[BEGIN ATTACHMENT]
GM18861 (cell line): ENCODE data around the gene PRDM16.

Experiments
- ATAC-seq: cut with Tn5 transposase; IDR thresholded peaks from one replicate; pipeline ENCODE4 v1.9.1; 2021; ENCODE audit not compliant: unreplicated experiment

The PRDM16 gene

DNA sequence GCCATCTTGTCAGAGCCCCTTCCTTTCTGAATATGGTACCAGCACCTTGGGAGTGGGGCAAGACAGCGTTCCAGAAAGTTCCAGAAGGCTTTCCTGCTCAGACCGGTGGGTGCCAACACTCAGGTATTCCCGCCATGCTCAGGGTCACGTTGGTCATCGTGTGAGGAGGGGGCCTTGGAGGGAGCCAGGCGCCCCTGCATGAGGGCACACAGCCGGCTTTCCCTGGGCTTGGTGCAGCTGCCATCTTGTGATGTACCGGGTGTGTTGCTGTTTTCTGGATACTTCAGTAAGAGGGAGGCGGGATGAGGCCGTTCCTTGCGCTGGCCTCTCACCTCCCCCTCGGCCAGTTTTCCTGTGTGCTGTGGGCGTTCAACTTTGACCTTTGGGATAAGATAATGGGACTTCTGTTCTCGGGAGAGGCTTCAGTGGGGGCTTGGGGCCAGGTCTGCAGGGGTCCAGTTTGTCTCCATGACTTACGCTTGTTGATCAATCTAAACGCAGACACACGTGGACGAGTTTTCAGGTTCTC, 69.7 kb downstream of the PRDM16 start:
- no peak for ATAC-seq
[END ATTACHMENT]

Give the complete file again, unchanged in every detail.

GM18861 (cell line): ENCODE data around the gene PRDM16.

Experiments
- ATAC-seq: cut with Tn5 transposase; IDR thresholded peaks from one replicate; pipeline ENCODE4 v1.9.1; 2021; ENCODE audit not compliant: unreplicated experiment

The PRDM16 gene

DNA sequence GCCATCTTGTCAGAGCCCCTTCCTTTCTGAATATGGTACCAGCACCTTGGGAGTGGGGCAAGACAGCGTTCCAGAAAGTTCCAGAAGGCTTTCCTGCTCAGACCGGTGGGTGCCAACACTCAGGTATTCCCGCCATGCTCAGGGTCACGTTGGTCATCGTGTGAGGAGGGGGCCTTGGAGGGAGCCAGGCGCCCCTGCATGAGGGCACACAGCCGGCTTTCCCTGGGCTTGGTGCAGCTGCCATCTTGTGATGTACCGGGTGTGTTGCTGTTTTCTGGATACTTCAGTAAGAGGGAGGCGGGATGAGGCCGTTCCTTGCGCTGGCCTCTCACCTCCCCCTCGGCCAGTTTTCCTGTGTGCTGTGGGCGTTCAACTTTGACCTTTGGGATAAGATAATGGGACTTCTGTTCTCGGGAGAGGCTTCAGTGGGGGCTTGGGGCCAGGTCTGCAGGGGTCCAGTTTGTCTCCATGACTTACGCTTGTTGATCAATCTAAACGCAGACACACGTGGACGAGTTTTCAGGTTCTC, 69.7 kb downstream of the PRDM16 start:
- no peak for ATAC-seq